5 February 2011

Jamaican Beef Patties

I've had this recipe lurking in my "must try this one day" folder for ages and ages, waiting for such a time as I feel confident (or desperate) enough to try it.

Well, last Monday was obviously one of those "I'll feel like it when I get there" kinds of days, as I included it on the week's menus.

In actual fact, by the time I got to Saturday I was indeed feeling quite confident about it, as I'd read and re-read the recipe and although it was a bit long-winded, it didn't actually involve much.

I'd decided to serve the patties (or doorstops) with a Mango Salad, so as to keep the Jamaican theme going on and in the hope that if they turned out to be terminally dry, the Mango would help juice things along a bit.  It was just as well I didn't need to rely on the Mango though, as it was a few days off being really ripe and so was a bit lacking in juice!

The patties themselves had an interesting flavour, the combination of garlic, thyme, Ancona chilli sauce and allspice created an overall taste that wasn't like anything I'd had anywhere else.  I'd only used a teaspoon of the Ancona, so they didn't leave you gasping for breath.  The chilli was restrained, but there.

Hubby was of the opinion that they didn't shout "Jamaica" to him, but everyone enjoyed their patties and we decided they were definitely worth another go.


Makes : 4 large patties

Ingredients :

500g minced beef
¼ tsp ground allspice
salt and ground black pepper
olive oil
1 onion, diced
1 tsp hot pepper sauce (I used Ancona)
1 garlic clove, grated or minced
1 tsp dried thyme
1 tbsp tomato ketchup
200ml water
4 spring onions, sliced
1 egg
2 sheets puff pastry

Method :

1.  Heat some oil in a deep frying pan, add onions and fry until translucent.

2.  Add pepper sauce, garlic and thyme and continue to cook for another minute, then add a pinch of salt.

3.  Add minced beef, allspice and pepper and toss to mix, breaking up any clumps, and let cook until the meat is no longer pink.

3.  Add ketchup and salt to taste.

4.  Pour in the water and stir.  Bring the mixture to a boil then reduce heat and let simmer until most of the liquid has evaporated and whatever is remaining has reduced to a thick sauce.  Sprinkle and fold in the spring onions, remove from the heat and set aside to cool completely.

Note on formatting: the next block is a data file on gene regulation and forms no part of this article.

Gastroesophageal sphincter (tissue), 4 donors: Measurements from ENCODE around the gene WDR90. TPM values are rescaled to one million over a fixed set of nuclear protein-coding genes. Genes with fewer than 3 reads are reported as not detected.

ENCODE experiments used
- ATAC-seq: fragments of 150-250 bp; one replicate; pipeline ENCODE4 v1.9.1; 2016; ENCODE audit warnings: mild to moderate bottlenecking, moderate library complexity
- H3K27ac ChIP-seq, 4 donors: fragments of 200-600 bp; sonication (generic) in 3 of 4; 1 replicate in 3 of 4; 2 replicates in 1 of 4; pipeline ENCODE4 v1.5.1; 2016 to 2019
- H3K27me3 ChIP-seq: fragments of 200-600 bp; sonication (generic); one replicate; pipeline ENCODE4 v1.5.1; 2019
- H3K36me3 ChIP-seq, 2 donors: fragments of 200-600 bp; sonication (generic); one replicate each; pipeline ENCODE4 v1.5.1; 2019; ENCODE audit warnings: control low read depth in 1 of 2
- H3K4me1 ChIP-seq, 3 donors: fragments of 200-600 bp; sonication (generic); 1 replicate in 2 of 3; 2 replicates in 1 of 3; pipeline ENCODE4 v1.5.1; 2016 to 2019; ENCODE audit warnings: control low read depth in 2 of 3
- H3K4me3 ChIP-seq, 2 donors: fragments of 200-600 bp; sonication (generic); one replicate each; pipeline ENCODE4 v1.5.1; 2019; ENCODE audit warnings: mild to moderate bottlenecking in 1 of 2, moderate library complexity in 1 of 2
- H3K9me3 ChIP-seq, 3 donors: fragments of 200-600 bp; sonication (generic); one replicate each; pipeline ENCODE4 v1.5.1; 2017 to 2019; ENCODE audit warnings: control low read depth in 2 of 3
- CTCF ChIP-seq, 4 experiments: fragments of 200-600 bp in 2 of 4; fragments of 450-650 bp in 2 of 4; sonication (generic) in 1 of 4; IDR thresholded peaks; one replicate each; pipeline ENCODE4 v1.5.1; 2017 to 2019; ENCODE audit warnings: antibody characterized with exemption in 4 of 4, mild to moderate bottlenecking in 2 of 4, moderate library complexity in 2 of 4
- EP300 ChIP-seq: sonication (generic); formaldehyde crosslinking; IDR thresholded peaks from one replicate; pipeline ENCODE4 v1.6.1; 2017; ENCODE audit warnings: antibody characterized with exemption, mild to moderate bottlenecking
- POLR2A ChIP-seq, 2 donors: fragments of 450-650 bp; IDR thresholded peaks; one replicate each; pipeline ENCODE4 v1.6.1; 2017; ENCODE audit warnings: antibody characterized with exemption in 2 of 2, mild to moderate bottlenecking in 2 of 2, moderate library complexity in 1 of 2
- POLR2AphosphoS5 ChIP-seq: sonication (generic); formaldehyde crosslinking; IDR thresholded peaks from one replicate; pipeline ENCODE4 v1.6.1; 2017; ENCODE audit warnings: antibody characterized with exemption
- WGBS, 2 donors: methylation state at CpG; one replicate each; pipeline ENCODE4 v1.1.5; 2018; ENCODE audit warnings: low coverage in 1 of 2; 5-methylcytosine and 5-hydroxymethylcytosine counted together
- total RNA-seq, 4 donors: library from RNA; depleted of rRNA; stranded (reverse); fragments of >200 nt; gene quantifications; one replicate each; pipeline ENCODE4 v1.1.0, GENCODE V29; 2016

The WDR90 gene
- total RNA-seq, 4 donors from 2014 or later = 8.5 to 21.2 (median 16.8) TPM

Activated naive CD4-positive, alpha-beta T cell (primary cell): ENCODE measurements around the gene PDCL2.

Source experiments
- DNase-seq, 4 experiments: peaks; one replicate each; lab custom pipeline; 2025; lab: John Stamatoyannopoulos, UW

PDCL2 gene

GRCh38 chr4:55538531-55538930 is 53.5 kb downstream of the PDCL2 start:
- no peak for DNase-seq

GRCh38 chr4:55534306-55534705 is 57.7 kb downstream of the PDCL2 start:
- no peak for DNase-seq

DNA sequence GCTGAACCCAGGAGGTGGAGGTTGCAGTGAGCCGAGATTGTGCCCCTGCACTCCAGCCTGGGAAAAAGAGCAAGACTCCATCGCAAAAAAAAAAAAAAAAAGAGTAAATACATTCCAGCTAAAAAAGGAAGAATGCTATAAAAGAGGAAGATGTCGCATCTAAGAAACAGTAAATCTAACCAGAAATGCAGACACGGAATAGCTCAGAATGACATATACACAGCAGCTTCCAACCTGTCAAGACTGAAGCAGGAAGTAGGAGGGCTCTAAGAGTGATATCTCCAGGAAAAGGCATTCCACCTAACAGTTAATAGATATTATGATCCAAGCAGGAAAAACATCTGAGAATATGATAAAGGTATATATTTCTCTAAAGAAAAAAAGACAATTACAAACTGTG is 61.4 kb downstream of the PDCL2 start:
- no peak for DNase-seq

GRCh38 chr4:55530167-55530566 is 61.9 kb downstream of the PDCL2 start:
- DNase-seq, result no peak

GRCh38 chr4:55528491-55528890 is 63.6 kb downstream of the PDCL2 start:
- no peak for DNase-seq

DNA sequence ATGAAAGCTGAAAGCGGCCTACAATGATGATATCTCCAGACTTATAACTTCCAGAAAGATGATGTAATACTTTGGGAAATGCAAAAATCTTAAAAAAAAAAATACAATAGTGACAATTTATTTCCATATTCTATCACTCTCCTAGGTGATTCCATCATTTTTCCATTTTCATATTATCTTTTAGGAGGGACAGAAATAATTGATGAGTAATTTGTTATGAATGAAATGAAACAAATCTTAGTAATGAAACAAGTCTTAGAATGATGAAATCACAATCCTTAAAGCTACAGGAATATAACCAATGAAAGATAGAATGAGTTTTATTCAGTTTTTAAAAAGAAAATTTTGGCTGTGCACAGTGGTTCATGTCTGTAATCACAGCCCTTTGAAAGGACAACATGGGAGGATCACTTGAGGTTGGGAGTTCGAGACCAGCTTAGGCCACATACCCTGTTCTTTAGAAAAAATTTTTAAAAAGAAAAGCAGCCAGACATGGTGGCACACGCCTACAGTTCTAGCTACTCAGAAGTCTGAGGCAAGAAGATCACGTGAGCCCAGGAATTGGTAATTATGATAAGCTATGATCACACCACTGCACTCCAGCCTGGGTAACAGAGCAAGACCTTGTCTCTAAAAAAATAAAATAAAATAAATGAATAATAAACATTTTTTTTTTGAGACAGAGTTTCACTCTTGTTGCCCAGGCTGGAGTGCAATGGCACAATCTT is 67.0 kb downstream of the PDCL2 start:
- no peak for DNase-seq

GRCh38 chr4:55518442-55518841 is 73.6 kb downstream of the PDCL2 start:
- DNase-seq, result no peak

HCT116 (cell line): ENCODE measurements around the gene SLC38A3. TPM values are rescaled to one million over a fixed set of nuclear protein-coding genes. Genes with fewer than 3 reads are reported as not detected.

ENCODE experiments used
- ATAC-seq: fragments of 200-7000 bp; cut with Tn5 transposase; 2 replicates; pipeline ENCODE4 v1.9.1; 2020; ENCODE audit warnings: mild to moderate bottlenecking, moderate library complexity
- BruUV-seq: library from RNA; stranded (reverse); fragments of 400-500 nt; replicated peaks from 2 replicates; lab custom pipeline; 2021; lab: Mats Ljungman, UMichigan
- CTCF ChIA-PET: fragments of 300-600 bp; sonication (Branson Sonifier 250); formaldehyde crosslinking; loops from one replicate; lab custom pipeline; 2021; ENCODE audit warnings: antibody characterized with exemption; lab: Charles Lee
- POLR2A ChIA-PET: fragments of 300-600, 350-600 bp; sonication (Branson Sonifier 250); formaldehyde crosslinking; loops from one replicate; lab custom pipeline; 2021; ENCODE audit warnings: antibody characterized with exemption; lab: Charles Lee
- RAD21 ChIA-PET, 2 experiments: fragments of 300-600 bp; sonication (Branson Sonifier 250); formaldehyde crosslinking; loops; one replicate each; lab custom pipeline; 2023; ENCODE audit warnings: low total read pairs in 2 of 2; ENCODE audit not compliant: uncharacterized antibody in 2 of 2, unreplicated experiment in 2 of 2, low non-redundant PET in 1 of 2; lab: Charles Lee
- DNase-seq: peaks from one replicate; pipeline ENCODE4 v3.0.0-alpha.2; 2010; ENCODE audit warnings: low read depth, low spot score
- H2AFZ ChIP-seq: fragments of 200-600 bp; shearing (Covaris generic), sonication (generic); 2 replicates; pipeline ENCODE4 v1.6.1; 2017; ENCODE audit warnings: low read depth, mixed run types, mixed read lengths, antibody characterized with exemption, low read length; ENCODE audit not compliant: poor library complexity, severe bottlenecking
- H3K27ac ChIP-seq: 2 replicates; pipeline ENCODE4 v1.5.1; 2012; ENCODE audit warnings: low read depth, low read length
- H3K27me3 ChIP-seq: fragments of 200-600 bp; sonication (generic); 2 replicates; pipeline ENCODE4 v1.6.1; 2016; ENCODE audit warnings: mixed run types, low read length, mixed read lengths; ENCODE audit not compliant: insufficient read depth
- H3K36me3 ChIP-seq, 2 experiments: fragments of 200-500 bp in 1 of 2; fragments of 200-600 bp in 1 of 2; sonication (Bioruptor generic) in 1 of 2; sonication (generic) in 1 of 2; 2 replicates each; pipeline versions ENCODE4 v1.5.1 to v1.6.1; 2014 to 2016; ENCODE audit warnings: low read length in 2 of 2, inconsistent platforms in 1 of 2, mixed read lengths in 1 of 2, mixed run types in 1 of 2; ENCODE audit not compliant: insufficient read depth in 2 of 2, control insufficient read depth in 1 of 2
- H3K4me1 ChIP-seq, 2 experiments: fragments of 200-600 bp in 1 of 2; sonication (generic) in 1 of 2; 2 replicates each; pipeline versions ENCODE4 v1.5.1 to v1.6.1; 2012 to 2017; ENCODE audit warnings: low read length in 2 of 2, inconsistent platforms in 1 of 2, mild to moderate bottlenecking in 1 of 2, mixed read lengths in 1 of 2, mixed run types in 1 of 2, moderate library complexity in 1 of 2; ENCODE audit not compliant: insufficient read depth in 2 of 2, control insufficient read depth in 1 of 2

To assemble:

1.  Beat the egg to make an egg wash, set aside.

2.  Spread each roll of pastry out flat and roll it a little to reduce the thickness, but take care to keep the sides even.

3.  Cut each roll of pastry in two – it’s up to you whether you do it diagonally or into two rectangles.

4.  Place a quarter of the meat mixture into half of each section, then brush with egg around the outside and fold the extra over the top, pressing down on the edges to secure them.

5.  When all are done, brush with egg and bake in the oven for 30-45 minutes or until golden brown.  Serve warm, with a mango salad.



  1. Wow! Lovely....Have'nt had one of these in ages.
    The last one was in Dorchester, there is, or there was a shop, up the Antelope Arcade, just on the right, ovens and all, so you could get them nice and hot. With different fillings.
    And, two things, you probably know already....
    1)Why is the pastry thicker at the bottom on one side.......So, it can be held and eaten while still hot.
    2)In the old days, they used to divide the pie, inside into two. One side filled with meat etc.
    and the other side with a sweet, apples, plums etc. Then cooked. So, when they took them out to the fields, the farmers had a main course and sweet all in one.
    Well, l had good shop in Morrisons this morning,
    bought three packs of diced pork, 47p,48p and 50p. So, that's topped my curry pot up for a while. Also got three large rib chops, reduced to £1:49. Sell by date, to-day, and, and, a large chicken for £1:99. Sell by date, to-day. That's in the oven right now, along with a duck, keeping it company. In fact my whole basket cost just under £16.
    Am l a shopper.....Or am l a shopper.....! :)
    Compliments to your son and heir.....lovely photos of the cherries....though, l thought they were plums when l first saw them. Nearly got some this morning, to dear.....So l bought two punnets of strawberries for 49p each, special offer.
    And, good luck to him with to-days dinner, just what l like to hear, not enough girls learn to cook now-a-days, let alone boys.
    When l went to school, (l did, l did). Boys did woodwork and metalwork, and the girls did needlework and domestic science. What a sad state of affairs it is now. I even had a lady friend down the road, last year, bring me a pair of her sons trousers, to take up, she could'nt do it, so l did them for her, and it cost her a couple bottles of wine......Sad...so very sad....! My Mum taught me everything l know, and in turn bringing my daughter up on my own for 13yrs l did the same. She's a chip off the old block.....Well, not that old....:0)
    Enjoy your Sunday dinner...tell us about it next time.....With photos....! :)

  2. I thought the "savoury one end, sweet the other" was restricted to the old style Cornish Pasty, rather than the Jamaican Patty. However, I don't see why not - I'd certainly eat one done that way! lol

    Way to go on the money off shopping - that's a fair old haul you got there! I'm still congratulating myself over our 5 fresh chicken breasts for £5, but your shopping trip beats that hands down.

    I'm glad that our son's school has included Food Science on the curriculum. I agree that boys should learn how to cook - as indeed girls should be included in woodwork and metalwork. I remember I opted for Technical Drawing at school, but on the first lesson I chickened out because the class was all boys, who were running riot! I wound up doing Typing - which was the making of me, so I can't really complain!


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